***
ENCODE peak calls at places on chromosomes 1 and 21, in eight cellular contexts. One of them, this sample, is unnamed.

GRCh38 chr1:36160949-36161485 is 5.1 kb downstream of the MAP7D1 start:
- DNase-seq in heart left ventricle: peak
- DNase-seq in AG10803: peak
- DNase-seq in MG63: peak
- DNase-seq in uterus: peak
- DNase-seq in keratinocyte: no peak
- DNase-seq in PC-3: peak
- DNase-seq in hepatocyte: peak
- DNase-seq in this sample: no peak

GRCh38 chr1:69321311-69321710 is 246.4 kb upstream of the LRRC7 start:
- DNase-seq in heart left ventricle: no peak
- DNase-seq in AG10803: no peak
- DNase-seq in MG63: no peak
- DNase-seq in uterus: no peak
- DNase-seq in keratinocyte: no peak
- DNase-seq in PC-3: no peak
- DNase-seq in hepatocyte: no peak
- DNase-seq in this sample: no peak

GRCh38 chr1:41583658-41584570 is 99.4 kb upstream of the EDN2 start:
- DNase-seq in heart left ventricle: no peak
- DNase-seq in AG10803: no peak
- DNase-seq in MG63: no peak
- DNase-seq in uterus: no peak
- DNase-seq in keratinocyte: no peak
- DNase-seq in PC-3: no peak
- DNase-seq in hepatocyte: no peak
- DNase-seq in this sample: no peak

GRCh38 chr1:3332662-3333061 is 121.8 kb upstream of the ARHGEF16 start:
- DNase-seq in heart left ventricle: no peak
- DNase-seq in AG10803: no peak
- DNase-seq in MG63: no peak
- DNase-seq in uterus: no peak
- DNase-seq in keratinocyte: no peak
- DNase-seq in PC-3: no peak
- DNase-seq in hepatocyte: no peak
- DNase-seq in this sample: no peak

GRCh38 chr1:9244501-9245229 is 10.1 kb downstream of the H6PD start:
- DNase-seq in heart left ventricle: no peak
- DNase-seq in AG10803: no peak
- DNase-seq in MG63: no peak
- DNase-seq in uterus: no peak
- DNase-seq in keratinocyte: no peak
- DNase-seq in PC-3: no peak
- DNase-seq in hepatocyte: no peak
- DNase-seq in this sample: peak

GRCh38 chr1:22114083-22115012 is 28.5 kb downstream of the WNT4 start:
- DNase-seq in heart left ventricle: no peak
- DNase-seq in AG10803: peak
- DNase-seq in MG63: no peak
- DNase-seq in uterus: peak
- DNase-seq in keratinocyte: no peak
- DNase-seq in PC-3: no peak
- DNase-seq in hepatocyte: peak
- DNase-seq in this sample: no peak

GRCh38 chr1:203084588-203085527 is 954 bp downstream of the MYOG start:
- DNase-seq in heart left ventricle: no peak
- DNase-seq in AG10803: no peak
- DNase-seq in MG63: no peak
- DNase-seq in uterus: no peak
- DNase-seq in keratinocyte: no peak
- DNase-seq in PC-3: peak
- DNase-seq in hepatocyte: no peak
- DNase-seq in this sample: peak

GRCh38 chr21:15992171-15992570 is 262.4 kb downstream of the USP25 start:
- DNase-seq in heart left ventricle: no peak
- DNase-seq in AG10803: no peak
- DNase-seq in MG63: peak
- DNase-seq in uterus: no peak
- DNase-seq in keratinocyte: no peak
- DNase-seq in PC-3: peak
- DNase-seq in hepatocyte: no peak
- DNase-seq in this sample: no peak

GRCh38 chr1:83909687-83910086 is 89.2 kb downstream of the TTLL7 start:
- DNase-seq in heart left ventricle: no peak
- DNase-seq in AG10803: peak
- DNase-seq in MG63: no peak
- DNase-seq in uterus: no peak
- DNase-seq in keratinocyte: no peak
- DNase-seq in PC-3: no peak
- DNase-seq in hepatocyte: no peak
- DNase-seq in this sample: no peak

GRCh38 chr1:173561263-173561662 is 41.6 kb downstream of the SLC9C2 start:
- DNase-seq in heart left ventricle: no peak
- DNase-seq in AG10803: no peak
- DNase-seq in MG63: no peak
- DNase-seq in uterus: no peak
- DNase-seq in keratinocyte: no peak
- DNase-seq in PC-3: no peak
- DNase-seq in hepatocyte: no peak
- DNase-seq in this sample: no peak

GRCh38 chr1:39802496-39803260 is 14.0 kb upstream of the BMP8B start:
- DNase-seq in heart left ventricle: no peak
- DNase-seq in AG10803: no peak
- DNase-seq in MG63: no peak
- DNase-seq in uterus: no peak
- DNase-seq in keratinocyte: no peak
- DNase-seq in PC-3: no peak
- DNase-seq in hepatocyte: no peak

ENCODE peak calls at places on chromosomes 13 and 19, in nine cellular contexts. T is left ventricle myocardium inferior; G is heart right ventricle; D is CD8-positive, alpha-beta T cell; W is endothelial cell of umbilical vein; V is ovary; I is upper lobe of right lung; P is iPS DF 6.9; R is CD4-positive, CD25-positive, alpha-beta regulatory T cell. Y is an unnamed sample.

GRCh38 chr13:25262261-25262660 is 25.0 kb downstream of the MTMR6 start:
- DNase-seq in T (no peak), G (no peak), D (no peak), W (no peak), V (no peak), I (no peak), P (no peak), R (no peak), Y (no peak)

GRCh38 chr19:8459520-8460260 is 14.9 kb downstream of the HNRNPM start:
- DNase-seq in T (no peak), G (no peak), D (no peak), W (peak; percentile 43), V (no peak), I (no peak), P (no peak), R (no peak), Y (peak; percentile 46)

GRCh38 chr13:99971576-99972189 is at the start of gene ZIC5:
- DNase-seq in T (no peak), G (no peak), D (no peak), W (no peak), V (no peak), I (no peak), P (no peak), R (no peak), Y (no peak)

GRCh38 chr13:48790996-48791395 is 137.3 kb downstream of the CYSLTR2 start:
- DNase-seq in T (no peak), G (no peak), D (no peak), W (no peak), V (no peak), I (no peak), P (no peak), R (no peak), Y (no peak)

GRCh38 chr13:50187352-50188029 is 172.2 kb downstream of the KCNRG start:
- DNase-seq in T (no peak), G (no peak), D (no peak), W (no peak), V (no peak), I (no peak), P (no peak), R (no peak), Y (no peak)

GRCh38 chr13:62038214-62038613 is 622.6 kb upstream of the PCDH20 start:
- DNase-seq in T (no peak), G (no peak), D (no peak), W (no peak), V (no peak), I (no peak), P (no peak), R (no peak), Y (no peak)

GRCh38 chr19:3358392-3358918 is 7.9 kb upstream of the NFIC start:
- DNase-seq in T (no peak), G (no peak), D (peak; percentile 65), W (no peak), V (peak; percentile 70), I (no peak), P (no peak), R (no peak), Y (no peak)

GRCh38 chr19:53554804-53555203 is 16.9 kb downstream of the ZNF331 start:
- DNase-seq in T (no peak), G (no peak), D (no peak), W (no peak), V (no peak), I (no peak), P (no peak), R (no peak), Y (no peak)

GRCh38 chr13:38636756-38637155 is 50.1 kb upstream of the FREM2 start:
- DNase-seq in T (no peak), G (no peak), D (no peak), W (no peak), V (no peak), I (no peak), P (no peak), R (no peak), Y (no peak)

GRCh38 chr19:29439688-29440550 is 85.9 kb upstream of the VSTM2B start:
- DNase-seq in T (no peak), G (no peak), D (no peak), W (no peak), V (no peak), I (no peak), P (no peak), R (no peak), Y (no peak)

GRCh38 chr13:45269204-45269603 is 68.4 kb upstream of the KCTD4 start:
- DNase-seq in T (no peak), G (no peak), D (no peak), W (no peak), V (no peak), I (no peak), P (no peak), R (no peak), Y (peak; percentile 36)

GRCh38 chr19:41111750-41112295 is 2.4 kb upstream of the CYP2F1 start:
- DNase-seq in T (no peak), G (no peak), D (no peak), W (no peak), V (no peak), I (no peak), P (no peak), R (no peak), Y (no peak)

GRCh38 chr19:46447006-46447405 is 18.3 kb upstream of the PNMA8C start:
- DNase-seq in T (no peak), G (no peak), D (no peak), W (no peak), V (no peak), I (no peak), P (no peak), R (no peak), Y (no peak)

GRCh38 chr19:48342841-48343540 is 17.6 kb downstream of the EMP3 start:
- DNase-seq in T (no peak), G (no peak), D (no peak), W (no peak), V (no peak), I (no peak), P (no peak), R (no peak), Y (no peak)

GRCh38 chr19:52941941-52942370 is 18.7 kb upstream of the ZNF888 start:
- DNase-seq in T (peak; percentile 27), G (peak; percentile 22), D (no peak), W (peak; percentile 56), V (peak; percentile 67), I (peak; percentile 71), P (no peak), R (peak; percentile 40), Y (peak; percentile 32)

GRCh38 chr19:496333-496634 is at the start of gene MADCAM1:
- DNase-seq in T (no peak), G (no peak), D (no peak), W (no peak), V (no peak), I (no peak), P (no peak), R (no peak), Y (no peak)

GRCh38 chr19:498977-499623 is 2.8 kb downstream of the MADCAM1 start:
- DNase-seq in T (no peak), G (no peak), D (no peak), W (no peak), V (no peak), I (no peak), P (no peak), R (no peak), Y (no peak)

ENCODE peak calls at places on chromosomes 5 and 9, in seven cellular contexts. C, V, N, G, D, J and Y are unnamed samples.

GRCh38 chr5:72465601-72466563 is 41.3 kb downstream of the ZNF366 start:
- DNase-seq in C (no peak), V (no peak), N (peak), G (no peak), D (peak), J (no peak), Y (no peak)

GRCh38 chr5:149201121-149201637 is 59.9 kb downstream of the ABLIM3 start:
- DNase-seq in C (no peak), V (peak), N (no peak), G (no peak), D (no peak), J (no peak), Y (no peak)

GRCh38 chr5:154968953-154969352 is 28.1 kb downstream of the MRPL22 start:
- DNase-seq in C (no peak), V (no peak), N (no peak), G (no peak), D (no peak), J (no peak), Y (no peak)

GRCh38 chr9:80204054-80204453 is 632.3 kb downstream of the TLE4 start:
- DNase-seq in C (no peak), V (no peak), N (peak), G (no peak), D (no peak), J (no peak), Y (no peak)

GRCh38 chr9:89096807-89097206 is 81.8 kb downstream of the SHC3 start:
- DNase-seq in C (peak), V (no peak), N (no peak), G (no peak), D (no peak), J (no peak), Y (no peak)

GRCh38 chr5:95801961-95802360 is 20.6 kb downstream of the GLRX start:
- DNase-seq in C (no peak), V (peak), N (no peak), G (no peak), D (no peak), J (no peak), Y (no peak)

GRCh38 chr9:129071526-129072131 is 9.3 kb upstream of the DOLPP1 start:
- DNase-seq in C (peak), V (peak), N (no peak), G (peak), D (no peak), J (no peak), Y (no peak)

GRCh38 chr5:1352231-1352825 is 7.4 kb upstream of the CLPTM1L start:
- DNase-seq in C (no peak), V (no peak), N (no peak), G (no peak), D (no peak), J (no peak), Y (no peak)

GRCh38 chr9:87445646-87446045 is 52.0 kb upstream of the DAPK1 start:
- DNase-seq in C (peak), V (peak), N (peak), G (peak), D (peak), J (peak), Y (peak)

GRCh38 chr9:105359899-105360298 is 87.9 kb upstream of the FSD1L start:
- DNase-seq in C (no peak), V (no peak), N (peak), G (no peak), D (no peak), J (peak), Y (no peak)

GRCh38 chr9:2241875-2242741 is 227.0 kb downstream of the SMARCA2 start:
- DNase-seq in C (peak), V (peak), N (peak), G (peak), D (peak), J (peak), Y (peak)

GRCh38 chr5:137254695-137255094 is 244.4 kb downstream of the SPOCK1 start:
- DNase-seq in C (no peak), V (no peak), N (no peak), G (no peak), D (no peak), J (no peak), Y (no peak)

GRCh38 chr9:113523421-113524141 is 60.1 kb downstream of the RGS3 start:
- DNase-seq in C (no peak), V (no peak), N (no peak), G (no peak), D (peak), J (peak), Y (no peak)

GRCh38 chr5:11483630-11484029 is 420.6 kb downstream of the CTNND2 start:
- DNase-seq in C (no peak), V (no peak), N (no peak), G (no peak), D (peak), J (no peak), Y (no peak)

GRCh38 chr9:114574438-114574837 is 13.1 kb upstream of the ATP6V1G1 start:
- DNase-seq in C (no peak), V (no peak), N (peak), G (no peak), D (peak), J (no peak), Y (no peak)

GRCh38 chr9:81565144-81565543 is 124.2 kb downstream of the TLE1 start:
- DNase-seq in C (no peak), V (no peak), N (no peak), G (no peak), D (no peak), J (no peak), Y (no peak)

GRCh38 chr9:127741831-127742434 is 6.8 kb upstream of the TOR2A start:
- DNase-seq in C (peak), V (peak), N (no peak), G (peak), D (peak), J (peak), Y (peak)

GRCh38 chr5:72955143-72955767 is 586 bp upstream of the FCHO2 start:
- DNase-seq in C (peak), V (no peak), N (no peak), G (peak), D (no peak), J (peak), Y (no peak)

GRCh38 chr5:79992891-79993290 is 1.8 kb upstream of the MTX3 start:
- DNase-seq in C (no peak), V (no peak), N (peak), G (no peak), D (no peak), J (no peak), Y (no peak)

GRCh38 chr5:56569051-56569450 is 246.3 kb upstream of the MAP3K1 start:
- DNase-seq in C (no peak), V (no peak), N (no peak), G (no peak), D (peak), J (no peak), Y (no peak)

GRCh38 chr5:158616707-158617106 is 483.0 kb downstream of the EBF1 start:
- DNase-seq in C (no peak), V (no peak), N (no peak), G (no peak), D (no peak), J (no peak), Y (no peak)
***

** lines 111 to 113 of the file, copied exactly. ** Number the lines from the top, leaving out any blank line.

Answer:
GRCh38 chr13:62038214-62038613 is 622.6 kb upstream of the PCDH20 start:
- DNase-seq in T (no peak), G (no peak), D (no peak), W (no peak), V (no peak), I (no peak), P (no peak), R (no peak), Y (no peak)

GRCh38 chr19:3358392-3358918 is 7.9 kb upstream of the NFIC start: